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How do I unit test code that uses the serial port?

Hi,

I'm building an application and I'd like to use unit tests to cover as much code as I can.  What do I do about code that writes to and reads from the serial port?  How do I verify that it is working properly?  The only thing that I've thought of is plugging a null modem cable into two serial ports and checking the output of one with the input of the other, etc.

Any ideas?
Brendon Send private email
Wednesday, February 08, 2006
 
 
Not too sure which language/libraries you're using, but an approach is to create a mock of a device that is connected to the serial port.

The steps would be:
1) define an interface to the serial port
2) your application code make calls through this interface (not directly to the serial port libraries)
3) create a mock implementation of the serial port interface
4) your test cases use the mock which returns "canned" good or bad results, depending on what you're testing, and how much of your application code you want to cover.

This way you don't need to have the actual serial port device.
James
Wednesday, February 08, 2006
 
 
I assume you are interacting with a 3rd party library, not directly with the hardware?  If so, why not simply create a stub?
dave
Wednesday, February 08, 2006
 
 
I'm using a third party component to handle the serial port and I want to make sure that not only am I sending it the right stuff, but that it also correctly does what it is told.

I want to ensure that it sends the right stuff out of the serial port, and that it passes the right data back when it receives data.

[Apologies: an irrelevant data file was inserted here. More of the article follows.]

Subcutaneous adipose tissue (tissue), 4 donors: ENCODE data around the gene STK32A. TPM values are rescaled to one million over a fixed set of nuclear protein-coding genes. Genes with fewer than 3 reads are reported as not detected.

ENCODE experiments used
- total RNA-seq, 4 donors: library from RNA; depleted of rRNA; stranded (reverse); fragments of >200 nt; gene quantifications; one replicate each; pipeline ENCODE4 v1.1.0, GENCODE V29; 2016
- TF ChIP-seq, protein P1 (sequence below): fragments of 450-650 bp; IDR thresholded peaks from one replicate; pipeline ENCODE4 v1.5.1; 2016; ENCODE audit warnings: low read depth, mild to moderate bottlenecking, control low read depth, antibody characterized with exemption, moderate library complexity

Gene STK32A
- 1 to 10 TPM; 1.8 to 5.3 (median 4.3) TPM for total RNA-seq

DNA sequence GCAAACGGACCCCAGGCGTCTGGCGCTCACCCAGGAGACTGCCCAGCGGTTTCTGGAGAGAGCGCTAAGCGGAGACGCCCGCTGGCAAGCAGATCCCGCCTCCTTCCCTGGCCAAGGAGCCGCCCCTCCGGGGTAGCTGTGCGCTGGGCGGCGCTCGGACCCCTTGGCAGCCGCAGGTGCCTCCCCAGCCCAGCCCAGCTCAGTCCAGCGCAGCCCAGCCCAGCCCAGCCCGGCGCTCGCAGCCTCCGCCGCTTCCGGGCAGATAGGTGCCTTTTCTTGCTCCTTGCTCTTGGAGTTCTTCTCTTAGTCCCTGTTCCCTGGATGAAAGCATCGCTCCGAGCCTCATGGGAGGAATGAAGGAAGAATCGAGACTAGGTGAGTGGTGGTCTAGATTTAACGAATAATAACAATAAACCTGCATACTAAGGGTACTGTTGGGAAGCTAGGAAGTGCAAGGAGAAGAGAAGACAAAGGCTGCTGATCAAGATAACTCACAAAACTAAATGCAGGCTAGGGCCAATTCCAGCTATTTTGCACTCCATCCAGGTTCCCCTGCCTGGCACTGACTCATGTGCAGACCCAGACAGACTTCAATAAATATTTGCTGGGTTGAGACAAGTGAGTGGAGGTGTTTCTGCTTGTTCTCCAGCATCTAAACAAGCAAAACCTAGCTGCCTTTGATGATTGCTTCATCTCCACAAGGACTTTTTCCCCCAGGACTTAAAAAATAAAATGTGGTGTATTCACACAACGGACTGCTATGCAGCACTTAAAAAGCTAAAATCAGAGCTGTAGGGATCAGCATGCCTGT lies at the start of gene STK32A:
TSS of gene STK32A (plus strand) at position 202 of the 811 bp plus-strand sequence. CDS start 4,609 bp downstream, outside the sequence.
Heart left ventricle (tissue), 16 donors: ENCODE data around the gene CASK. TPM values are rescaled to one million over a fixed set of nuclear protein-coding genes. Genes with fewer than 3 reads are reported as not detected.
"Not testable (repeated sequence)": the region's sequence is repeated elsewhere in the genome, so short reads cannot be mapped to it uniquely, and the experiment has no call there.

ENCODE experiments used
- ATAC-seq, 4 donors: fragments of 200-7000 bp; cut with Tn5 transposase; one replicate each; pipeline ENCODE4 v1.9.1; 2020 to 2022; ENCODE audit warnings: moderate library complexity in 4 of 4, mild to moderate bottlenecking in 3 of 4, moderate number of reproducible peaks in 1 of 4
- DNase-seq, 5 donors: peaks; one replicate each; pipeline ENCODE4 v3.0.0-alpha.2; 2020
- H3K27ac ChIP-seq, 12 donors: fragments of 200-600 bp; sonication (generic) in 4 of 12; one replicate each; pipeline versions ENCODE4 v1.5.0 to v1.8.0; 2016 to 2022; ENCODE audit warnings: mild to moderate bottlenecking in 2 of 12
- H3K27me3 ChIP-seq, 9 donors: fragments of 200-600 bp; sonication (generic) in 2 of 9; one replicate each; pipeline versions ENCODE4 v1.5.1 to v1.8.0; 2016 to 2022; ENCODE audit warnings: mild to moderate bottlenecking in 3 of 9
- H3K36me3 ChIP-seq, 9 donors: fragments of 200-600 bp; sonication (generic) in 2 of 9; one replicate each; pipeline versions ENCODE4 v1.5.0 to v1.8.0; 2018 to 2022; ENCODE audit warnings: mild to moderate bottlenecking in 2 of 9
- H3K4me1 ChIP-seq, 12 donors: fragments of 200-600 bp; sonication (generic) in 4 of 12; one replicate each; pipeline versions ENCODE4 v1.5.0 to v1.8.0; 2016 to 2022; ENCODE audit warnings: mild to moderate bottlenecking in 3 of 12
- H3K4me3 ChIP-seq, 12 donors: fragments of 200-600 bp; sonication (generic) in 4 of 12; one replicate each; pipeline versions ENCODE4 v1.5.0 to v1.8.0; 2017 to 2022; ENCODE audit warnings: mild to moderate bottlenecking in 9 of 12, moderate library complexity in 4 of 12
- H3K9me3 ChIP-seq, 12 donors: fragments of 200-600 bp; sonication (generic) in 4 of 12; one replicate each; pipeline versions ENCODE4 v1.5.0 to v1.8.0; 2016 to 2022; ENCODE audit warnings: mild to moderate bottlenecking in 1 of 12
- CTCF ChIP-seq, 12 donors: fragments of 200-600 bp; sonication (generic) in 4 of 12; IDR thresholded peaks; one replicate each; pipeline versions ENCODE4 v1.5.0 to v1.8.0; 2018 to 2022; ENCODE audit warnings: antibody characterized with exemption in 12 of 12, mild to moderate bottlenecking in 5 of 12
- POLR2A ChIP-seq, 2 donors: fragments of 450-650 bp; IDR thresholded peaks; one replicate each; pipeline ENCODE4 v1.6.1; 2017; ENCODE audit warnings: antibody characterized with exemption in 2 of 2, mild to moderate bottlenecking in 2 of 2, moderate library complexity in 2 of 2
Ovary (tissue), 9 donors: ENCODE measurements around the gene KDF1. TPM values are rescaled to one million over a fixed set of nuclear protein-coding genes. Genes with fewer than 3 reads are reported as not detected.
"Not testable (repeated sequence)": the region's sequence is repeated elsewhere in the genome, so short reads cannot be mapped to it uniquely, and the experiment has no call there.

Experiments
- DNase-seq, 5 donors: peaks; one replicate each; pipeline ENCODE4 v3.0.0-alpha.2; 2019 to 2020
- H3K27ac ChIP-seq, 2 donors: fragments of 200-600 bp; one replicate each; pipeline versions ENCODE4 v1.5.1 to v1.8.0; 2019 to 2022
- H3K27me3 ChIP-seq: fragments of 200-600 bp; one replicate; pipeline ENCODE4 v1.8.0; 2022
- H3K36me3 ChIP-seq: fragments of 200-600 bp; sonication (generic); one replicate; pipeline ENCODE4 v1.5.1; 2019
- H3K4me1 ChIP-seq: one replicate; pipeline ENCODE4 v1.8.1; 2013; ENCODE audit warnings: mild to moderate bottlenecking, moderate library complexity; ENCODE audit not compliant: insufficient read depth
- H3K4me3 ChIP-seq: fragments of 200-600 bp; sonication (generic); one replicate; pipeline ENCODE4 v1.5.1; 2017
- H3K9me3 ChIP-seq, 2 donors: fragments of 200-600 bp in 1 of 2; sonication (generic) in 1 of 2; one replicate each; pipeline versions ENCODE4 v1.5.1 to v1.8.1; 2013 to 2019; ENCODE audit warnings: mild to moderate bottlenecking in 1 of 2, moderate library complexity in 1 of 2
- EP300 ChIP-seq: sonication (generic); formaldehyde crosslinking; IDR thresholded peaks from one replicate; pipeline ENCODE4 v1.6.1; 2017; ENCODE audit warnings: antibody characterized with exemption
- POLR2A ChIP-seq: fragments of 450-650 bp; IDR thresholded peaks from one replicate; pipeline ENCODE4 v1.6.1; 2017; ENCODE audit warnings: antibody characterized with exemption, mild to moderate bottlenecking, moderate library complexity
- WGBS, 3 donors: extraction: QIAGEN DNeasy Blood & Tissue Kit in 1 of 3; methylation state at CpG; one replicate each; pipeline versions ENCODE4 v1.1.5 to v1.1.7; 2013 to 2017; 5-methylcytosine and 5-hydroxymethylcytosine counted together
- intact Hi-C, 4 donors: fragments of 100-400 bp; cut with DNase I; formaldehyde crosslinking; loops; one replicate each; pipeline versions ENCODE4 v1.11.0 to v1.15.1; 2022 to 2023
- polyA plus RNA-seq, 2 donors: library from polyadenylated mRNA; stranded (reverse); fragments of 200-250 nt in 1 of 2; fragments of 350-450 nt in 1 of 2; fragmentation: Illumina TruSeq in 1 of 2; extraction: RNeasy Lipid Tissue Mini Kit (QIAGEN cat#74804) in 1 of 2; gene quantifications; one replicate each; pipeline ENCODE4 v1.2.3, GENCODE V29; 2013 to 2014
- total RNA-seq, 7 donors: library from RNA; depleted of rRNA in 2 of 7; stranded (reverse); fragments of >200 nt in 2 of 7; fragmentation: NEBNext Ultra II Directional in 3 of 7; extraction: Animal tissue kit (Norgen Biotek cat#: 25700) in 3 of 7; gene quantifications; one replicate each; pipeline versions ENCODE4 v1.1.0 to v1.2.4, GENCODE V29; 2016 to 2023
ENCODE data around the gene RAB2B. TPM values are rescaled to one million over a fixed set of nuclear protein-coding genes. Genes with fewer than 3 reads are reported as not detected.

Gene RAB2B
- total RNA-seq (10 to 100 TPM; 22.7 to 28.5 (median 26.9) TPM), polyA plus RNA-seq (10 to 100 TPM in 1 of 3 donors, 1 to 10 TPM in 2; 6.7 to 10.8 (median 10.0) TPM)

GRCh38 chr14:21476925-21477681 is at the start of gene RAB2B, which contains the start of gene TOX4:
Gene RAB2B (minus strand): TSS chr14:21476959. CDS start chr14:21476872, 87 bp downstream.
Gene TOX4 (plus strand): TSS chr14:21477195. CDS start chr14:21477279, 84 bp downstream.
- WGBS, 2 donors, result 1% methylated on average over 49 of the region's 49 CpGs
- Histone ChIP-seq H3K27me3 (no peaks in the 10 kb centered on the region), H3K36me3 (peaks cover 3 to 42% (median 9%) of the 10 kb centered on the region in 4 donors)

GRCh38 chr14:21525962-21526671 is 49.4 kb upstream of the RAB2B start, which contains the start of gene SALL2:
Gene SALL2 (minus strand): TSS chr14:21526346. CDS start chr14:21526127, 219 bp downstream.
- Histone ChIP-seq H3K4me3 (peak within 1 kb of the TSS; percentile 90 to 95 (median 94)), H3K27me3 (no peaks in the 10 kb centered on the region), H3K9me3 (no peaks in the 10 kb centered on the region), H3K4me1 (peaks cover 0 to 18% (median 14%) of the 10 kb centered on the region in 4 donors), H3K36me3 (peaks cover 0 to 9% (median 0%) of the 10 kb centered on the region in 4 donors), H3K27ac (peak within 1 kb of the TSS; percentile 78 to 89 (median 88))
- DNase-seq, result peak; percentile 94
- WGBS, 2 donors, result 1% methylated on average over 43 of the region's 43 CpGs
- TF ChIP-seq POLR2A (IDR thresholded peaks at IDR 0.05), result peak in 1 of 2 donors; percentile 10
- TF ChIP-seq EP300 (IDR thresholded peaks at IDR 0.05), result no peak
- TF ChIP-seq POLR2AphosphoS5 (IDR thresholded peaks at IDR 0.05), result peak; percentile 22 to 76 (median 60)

I also want to check that when I specify the size of the input and output buffers, it actually makes them large enough.  The function used to do this does not return success and it only uses the size arguments as recommendations, it will ignore them if they are "invalid", whatever that means.
Brendon Send private email
Wednesday, February 08, 2006
 
 
I would use something like Port Monitor from Sysinternals to determine if the buffers are being created at the right size. Then I would use the loopback method you mentioned using either a physical cable or software loopback driver. The physical cable route is probably going to end up being the most accurate.

I have used Serial Monitor from HHD to do similar monitoring. It is a fairly cheap tool and does a much better job than the free Port Monitor tool from Sysinternals.
anon
Wednesday, February 08, 2006
 
 
In this circumstance I've been known to get a laptop, program it with the prompts and responses, and attach it to the serial port under test.  Usually with a Radio Shack RS-232 monitor box so I can see the state of the handshake signals.

It's the only way to be sure.
AllanL5
Wednesday, February 08, 2006
 
 
But, if you want to use a program on the same PC to read and write a second port on the PC, with a null-modem cable connecting the two, that can also work well.
AllanL5
Wednesday, February 08, 2006
 
 
Create a test "server" on another serial port, and run a null modem between the two.